The alarm blares through the darkness calling an end to random dreams nonsensical and welcomes in the all-too-common routine of another day. For most of us, one of the first steps is a palate-punching cup of coffee that serves as much as a vessel for caffeine as it does just another helper to push us over the next daily hurdle. The choices for what the coffee is, where it comes from, and how it’s made are evolving into a decadent smorgasbord of flavors and styles. With companies like GroundWork Coffee forging alliances with farmers and Fair Trade Co-ops, your choice for what to brew has taken a turn for the gourmet.
Recently, I was given some insight into the coffee community that is driven by people like the owner of GroundWork Coffee Jeff Chean. From his first experience with upper-end coffee during his late night law school study sessions, to the birth of GroundWork Coffee on the sun-soaked sand of Venice Beach, the business has always been driven by relationships. Jeff’s, and the rest of the company’s commitment to creating sustainable and economically encouraging ties with eco-friendly farmers is designed to set the community up for generations, not just the next harvest.
“Sustainable goes beyond just coffee. We created a revolving fund for organic farmers to help support caring for their crops and doing things the right way. It has to be worth it to the farmer to do what they are doing, and for their children.” ~ Jeff Chean
Their offerings showcase everything from their signature Black Gold Blend Coffee to single origin expressions like the AMUCC Columbiana Light Roast that a portion of the proceeds go to help support female organic coffee farmers who are forging a path through a male-dominated business.
As Brian, our amazingly talented barista, whipped up an Almond Milk Latte that nearly swayed me from my black as night ways, Holly, their PR Manager walked me through how every GroundWork coffee house is designed as a spot for the community, rather than simply a place to get a cup of joe. From movie nights and event-driven game nights to featuring only produce that is grown within 50 miles and delicious bites made in-house, I began to understand that GroundWork is just as much about the idea of community as they are serving award-winning coffee.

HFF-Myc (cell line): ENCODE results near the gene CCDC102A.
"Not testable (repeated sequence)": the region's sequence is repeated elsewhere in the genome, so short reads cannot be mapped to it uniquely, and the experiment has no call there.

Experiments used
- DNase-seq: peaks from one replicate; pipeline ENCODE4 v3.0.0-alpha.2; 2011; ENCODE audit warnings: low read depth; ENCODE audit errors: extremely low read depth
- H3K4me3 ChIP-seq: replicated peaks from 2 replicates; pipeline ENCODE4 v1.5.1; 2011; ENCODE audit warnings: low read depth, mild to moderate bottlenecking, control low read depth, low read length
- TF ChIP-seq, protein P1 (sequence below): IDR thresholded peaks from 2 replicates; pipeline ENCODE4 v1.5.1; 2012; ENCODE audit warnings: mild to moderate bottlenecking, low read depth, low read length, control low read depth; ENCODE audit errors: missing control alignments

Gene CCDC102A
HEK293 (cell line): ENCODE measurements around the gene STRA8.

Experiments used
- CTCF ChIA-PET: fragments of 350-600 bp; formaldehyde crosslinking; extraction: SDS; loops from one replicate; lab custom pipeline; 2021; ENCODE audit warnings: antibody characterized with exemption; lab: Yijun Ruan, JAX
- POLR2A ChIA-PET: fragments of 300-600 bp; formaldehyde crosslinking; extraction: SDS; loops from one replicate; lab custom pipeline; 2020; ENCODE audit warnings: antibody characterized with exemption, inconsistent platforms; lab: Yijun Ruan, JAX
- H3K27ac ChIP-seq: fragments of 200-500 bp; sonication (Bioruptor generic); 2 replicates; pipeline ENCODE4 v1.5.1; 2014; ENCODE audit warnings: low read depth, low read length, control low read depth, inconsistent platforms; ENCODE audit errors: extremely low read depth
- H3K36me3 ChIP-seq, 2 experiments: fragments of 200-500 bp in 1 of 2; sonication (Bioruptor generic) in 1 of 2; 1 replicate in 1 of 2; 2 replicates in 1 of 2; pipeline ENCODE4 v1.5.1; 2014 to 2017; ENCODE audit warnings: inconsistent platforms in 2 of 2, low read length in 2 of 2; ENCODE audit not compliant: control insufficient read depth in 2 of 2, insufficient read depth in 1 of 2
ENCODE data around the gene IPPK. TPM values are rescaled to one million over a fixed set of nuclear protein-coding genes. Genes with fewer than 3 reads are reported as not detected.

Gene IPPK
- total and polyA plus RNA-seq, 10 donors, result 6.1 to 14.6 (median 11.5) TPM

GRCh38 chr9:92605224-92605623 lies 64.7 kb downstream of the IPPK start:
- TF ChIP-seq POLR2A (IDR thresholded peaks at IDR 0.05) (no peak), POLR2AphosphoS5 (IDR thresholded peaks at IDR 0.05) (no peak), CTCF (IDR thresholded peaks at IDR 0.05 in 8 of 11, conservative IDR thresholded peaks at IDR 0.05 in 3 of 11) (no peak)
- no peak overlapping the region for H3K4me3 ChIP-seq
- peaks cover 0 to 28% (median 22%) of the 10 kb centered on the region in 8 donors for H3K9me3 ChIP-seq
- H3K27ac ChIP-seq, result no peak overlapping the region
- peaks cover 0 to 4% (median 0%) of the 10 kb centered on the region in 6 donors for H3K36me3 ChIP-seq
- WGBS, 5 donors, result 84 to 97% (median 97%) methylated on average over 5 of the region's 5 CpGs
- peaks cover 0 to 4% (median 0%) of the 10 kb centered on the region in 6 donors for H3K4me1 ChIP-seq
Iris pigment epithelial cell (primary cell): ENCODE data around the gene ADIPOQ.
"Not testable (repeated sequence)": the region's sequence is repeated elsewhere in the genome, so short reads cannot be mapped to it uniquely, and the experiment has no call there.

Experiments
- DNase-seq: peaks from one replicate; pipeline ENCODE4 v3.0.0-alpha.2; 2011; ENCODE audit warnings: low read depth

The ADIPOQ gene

Take away the coffee and what you have is a modern Parisian Salon where people can come together to discuss ideas, thoughts, and insights. But of course, the rich, robust layered coffee helps any conversation.
I asked Jeff why he decided to take this approach, when so many other companies simply move in, pour you a cup, and get on to the next caffeine fiend.
“We do it because it’s the right thing to do. You cannot divorce yourself from the community.”
And he’s right. Doing what’s right by making moves to expand into the Pacific Northwest coffee scene from Venice and keeping the tradition of local favorites, Kobos Coffee alive. This husband-wife run coffee roaster embodied the Pacific Northwest lifestyle of for 43 years, and when it came time to move on, GroundWork came in continued their ideals through their pillar of belief in community support.
While coffee might be the main attraction, the unwavering belief in community and commitment to doing things the right is setting the stage for a new relationship style between roasters and growers. Jeff, Holly, and Brian are prime examples for how caring for a craft can raise something as simple as coffee into a bridge making strangers into friends.